Similarly, in his 2001 report to the General Assembly, the Special Rapporteur on torture stated that "members of sexual minorities are disproportionately subjected to torture and other forms of ill-treatment, because they fail to conform to socially constructed gender expectations. Indeed, discrimination on the grounds of sexual orientation may often contribute to the process of dehumanization of the victim, which is often a necessary condition for torture and ill-treatment to take place."
The Special Representative of the U.N. Secretary General on human rights defenders also noted in her 2001 report the "special importance" of "human rights groups and those who are active on issues of sexuality, especially sexual orientation. ... These groups are often very vulnerable to prejudice, to marginalization and to public repudiation, not only by state forces but other social actors."
The U.N. Working Group on Arbitrary Detention also held that detaining people on the basis of their sexual orientation violates fundamental rights even when the laws under which they are detained do not expressly refer to homosexual conduct.
The 2004 report of the Special Rapporteur on the right to health notes that "discrimination on the grounds of sexual orientation is impermissible in international law," and finds that "[t]he legal prohibition of same-sex relations in many countries, in conjunction with a widespread lack of support or protection for sexual minorities against violence and discrimination, impedes the enjoyment of sexual and reproductive health by many people with lesbian, gay, bisexual, or transgender identities or conduct." The Rapporteur observes a basic "duty on the State to respect an individual's freedom to control his or her health and body."
Finally, at the domestic level, numerous countries have institutionalized protections against discrimination based on sexual orientation or gender identity. In 1996, post-apartheid South Africa became the first country to bar discrimination based on sexual orientation in its Constitution.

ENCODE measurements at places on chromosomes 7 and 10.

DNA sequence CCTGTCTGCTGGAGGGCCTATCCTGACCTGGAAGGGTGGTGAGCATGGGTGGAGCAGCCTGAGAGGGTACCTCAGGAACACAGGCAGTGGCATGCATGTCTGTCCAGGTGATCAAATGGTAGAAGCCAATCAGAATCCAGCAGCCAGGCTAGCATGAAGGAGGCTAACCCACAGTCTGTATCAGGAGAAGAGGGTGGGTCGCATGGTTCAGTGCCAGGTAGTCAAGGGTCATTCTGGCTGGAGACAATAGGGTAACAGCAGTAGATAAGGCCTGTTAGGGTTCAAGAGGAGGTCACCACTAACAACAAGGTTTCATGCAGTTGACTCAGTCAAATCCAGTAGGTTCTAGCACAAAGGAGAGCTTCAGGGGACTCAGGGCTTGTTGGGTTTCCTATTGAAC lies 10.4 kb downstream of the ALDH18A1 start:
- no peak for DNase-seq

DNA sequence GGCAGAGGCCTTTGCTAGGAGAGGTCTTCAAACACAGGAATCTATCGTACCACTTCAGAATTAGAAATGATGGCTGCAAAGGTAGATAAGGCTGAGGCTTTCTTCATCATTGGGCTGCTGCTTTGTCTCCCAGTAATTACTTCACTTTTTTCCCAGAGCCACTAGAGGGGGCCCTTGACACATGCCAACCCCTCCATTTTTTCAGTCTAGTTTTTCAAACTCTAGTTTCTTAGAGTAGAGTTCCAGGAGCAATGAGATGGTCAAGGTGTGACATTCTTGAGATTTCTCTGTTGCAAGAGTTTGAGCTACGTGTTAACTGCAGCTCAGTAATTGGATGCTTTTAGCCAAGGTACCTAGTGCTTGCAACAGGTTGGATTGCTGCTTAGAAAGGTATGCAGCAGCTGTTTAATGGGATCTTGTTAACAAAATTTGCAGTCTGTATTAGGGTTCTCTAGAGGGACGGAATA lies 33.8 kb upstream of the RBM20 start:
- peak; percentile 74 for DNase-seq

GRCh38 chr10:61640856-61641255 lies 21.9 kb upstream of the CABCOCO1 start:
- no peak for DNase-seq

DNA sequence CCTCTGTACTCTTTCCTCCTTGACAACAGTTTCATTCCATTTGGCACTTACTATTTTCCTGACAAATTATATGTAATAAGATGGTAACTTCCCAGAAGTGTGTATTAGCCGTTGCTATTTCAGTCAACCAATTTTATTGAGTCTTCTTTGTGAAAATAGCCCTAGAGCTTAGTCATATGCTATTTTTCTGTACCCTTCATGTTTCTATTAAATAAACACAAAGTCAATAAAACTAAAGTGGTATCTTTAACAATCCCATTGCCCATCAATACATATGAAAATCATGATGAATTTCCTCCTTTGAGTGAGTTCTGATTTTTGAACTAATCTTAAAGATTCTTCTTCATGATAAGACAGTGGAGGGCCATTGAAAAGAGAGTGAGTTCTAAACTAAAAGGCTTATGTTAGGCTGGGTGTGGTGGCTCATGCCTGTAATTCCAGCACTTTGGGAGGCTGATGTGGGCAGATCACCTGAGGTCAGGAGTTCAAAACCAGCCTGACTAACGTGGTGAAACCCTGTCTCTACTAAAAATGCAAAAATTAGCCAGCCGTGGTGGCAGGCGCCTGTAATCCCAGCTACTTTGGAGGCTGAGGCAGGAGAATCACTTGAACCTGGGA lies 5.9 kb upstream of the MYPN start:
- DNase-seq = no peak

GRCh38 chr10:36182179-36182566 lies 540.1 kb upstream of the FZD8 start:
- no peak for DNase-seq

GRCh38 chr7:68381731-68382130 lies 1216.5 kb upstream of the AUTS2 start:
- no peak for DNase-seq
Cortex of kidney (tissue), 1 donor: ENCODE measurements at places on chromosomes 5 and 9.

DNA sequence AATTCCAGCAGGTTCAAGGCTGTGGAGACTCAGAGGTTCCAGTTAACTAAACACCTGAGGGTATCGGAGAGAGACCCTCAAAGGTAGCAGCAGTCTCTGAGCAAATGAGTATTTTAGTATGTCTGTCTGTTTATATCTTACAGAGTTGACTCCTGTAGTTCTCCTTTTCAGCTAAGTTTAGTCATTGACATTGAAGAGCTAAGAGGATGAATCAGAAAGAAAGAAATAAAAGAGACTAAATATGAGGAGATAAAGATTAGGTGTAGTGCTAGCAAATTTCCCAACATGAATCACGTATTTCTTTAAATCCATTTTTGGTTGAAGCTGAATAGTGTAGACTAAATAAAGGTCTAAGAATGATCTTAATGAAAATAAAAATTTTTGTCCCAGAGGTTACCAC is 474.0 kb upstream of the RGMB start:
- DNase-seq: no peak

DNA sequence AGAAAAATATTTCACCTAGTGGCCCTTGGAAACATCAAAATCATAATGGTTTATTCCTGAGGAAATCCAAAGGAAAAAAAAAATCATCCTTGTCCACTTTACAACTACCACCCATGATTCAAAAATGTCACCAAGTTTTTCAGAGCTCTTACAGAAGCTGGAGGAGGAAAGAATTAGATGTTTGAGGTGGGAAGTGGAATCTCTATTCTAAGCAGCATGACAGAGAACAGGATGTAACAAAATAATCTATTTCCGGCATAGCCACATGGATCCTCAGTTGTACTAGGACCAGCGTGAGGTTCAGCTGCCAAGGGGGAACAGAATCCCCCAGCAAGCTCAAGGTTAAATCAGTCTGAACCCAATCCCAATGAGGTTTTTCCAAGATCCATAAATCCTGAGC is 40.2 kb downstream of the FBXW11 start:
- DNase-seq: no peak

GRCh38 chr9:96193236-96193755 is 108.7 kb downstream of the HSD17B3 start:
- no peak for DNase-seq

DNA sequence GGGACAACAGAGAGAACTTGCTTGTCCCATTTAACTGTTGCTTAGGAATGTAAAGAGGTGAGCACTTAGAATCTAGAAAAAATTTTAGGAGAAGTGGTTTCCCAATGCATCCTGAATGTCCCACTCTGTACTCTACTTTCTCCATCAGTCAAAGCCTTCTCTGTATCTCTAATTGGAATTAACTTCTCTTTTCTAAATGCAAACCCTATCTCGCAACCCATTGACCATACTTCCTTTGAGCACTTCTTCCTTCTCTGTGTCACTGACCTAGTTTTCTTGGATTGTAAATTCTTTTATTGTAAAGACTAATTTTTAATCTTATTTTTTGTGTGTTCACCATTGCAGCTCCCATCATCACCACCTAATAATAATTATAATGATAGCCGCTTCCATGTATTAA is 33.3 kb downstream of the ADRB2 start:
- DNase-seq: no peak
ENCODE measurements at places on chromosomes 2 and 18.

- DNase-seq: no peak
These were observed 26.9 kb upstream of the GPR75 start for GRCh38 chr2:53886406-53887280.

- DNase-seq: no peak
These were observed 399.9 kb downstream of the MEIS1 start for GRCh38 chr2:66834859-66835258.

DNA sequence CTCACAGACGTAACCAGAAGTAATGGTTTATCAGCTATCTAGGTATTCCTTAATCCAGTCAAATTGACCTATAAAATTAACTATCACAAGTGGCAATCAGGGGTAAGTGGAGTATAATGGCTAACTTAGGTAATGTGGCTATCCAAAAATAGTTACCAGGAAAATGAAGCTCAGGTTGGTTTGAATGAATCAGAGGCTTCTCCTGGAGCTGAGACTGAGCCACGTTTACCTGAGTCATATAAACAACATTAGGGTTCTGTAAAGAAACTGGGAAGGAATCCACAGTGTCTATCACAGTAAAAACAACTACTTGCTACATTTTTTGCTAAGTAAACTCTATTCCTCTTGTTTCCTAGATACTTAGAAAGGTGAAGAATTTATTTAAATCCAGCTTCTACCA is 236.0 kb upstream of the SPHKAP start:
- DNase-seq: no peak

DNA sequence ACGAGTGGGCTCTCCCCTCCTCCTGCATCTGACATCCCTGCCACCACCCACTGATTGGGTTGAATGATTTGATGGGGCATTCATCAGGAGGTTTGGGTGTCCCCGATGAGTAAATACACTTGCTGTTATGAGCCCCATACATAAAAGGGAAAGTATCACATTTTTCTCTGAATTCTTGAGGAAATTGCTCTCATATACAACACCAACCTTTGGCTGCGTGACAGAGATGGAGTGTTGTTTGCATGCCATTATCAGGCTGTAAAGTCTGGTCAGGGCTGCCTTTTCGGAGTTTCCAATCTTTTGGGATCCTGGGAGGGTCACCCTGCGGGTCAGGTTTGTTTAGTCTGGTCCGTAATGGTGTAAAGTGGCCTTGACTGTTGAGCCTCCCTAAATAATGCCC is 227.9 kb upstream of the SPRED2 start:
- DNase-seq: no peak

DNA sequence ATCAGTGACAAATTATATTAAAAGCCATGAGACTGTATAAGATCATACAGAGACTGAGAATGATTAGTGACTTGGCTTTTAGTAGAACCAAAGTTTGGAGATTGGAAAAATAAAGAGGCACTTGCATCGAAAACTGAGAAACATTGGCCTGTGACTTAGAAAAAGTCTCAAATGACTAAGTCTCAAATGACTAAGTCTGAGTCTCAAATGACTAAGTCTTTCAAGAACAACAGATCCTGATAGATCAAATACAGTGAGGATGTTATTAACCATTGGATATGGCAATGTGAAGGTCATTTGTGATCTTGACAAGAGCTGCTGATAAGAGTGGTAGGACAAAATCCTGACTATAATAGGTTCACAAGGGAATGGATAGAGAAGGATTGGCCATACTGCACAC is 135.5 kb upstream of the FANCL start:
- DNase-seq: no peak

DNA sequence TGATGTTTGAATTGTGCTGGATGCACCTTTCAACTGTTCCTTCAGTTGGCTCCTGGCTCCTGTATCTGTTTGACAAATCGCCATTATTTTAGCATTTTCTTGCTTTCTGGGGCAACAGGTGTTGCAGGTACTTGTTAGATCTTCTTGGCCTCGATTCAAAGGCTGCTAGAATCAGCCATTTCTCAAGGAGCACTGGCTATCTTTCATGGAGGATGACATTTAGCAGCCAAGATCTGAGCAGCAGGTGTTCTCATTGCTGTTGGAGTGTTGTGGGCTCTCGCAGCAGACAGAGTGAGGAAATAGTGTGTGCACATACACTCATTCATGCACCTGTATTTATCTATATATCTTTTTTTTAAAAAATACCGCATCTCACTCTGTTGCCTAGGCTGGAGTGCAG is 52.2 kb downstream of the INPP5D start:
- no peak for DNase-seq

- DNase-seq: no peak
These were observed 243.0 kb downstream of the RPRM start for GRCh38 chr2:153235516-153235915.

The Commission on Human Rights should adopt a resolution that:
- Affirms the principle of the inadmissibility of discrimination on any grounds;
- Expresses concern at the occurrence of discrimination and violations of human rights based on persons' sexual orientation or gender identity;
- Stresses that the enjoyment of human rights should not be hindered on the grounds of sexual orientation or gender identity;
- Calls upon States to promote and protect the rights of all persons regardless of their sexual orientation and gender identity;
- Encourages all special procedures of the Commission on Human Rights, as well as the treaty bodies, to give due attention within their mandates to human rights violations based on sexual orientation and gender identity;
- Requests the United Nations High Commissioner for Human Rights to pay due attention to such violations, and to present a report on this issue to the 62ND session of the Commission on Human Rights.
The Commission on Human Rights should also:
- Integrate language condemning abuses based on sexual orientation and gender identity into its other thematic resolutions. People are subjected to torture on the basis of their sexual orientation and gender identity; violence against women is often a punishment for their exercise of sexual autonomy; human rights defenders face retaliation for working with marginalized and stigmatized groups; and people are denied basic rights in areas such as health, education, and housing. The Commission should draw attention to these impermissible forms of discrimination and abuse.